ADHD isn’t considered a learning disability, but as many as 1 in 2 children with ADHD also have a learning disability.
According to the Americans with Disabilities Act (ADA), companies with more than 15 employees legally can’t discriminate against workers with disabilities and must make reasonable accommodations for them.
This law *might* apply to people with ADHD in some cases. According to the ADA, your job only has to make accommodations that don’t cause “undue hardship” — basically things that aren’t wildly expensive, time-consuming or result in a major productivity loss for the biz.
If you’re working for a company with less than 15 workers — you’re not necessarily SOL. You still might be protected under your state’s anti-discrimination laws.
The tl;dr on ADHD work accommodations
The ADA *might* protect you in the workplace if your employer has more than 15 employees or your state has other anti-discrimination laws. It’s complicated, but basically your employer should have to make reasonable accommodations related to your ADHD.
Disability advocates recommend waiting to bring up your ADHD until a situation arises where you feel it’s necessary. For instance, if you’re really overstimulated by the loud AF part of the office you’re in, you might ask to be moved to a quieter space.
If your boss is hesitant, it may be a good time to bring up your ADHD.
If your employer refuses to make accommodations for your ADHD, consider taking some or all of the following steps to protect yourself:
- Document the interactions with your employer in a notebook with the date. (Pro tip: Don’t leave these on your office computer!)
- Consider consulting an employment attorney.
The tl;dr on ADHD in the workplace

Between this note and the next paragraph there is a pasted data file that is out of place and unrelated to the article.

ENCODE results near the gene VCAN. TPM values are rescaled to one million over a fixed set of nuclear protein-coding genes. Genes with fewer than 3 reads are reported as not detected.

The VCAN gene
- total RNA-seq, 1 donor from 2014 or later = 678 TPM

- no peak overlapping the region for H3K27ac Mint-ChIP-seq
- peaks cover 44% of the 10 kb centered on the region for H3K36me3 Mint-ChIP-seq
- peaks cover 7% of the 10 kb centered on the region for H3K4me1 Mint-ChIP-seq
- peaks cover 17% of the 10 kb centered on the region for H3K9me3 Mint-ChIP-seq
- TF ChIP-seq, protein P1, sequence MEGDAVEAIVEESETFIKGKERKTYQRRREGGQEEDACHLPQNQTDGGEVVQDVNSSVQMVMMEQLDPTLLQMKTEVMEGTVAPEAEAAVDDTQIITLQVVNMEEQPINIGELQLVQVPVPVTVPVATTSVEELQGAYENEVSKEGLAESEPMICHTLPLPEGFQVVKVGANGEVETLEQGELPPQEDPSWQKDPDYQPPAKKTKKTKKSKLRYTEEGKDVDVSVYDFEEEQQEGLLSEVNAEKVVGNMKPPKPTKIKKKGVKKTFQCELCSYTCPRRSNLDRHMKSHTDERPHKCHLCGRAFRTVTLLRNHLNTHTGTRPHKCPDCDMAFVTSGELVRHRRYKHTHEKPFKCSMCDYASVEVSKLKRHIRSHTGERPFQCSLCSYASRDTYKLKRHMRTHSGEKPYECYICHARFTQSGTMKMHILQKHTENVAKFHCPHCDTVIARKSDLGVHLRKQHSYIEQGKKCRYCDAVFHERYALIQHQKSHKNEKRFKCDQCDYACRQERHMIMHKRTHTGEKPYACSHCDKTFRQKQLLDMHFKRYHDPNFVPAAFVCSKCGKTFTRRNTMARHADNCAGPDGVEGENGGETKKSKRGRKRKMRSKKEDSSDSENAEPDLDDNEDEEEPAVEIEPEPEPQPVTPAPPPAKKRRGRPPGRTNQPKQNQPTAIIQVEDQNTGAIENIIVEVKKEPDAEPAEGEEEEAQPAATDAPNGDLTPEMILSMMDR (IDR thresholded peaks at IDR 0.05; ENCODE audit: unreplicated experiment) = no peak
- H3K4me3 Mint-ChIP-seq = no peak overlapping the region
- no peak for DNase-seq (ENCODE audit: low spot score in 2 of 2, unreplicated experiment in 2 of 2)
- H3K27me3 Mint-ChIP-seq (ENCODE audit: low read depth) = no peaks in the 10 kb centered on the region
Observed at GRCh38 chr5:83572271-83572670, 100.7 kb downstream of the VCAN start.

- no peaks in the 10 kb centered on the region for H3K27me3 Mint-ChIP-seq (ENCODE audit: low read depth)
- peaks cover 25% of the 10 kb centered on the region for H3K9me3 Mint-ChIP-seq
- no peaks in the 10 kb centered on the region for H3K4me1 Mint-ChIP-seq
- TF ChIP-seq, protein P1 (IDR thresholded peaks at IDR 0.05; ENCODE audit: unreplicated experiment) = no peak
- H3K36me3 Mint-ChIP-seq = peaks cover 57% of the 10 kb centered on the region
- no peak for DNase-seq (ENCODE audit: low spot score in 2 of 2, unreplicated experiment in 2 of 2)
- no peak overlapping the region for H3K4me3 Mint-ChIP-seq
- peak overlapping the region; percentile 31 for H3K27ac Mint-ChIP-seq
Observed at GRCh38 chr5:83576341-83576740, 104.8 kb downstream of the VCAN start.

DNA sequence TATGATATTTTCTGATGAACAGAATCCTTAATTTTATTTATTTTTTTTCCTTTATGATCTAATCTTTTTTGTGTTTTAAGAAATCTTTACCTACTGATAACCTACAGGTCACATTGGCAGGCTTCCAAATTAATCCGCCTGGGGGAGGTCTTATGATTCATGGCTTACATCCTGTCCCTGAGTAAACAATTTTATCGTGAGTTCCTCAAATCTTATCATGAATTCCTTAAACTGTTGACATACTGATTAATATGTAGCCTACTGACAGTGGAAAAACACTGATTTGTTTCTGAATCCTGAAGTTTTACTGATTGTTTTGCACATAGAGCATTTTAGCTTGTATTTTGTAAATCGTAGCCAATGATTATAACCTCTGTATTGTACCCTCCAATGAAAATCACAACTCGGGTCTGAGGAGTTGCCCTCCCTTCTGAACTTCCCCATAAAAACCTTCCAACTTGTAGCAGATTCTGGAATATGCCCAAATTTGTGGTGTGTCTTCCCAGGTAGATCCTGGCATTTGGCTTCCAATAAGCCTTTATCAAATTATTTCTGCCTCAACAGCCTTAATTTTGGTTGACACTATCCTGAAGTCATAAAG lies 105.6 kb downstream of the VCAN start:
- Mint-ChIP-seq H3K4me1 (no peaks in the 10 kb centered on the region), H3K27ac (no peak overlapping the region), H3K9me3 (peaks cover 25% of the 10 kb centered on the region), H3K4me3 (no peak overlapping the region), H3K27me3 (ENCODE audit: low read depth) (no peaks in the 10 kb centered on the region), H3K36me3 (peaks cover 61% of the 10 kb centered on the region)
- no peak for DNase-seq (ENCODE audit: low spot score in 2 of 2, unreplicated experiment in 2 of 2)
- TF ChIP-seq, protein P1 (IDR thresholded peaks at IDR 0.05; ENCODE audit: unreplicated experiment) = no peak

If you’re not having issues at work, you probably don’t need to bring up your ADHD. But, you may want to bring up your ADHD at work if your employer isn’t accommodating your ADHD-related needs.
Technically, you *can* get disability benefits in the U.S. if you have ADHD — but there are super strict rules about which people with ADHD qualify for them.
In order to apply for social security disability (SSDI) for ADHD in the first place, you have to:
- have been diagnosed with the condition since childhood
- prove that your ability to participate in work or school is severely hindered by your ADHD
- have ADHD diagnosis documentation from a medical professional that confirms symptoms including inattentiveness, impulsiveness, and hyperactivity
- have documentation that at least 2 out of 3 of the following are a direct result of ADHD: problems communicating, functioning in social settings, or functioning in one’s personal life relative to people of the same age
A government official will scope out your school, work, and life by looking for patterns of severe functional impairments. They may delve into your grades, test scores, life history, medical docs, and more.
The tl;dr on ADHD and disability benefits
Simply having an ADHD diagnosis doesn’t mean you can get disability benefits. There are strict rules in place to qualify for disability benefits with ADHD. Folks who do qualify must concretely prove that ADHD has severely impacted their day-to-day life since childhood.
Some treatment and ADHD management tools include:
- therapy such as cognitive behavioral therapy
- enlisting a work or life coach
- prescription meds like Adderall
- natural remedies including melatonin, light therapy, zinc, exercise, and probiotics
- essential oils like rosemary, frankincense, or vetiver
- ADHD is considered a disability by many associations and governing bodies, including the Americans with Disabilities Act (ADA).
- If ADHD limits your ability to work or partake in society, it’s considered a protected disability by the ADA.
- The CDC considers ADHD to be a neurodevelopmental disability.
- It’s not considered a learning disability, even though as many as half of children with ADHD may have a coexisting learning disorder.
- Your employer may be legally obliged to accommodate your ADHD in some cases.
- In extreme cases, you may be able to get disability benefits if you have ADHD.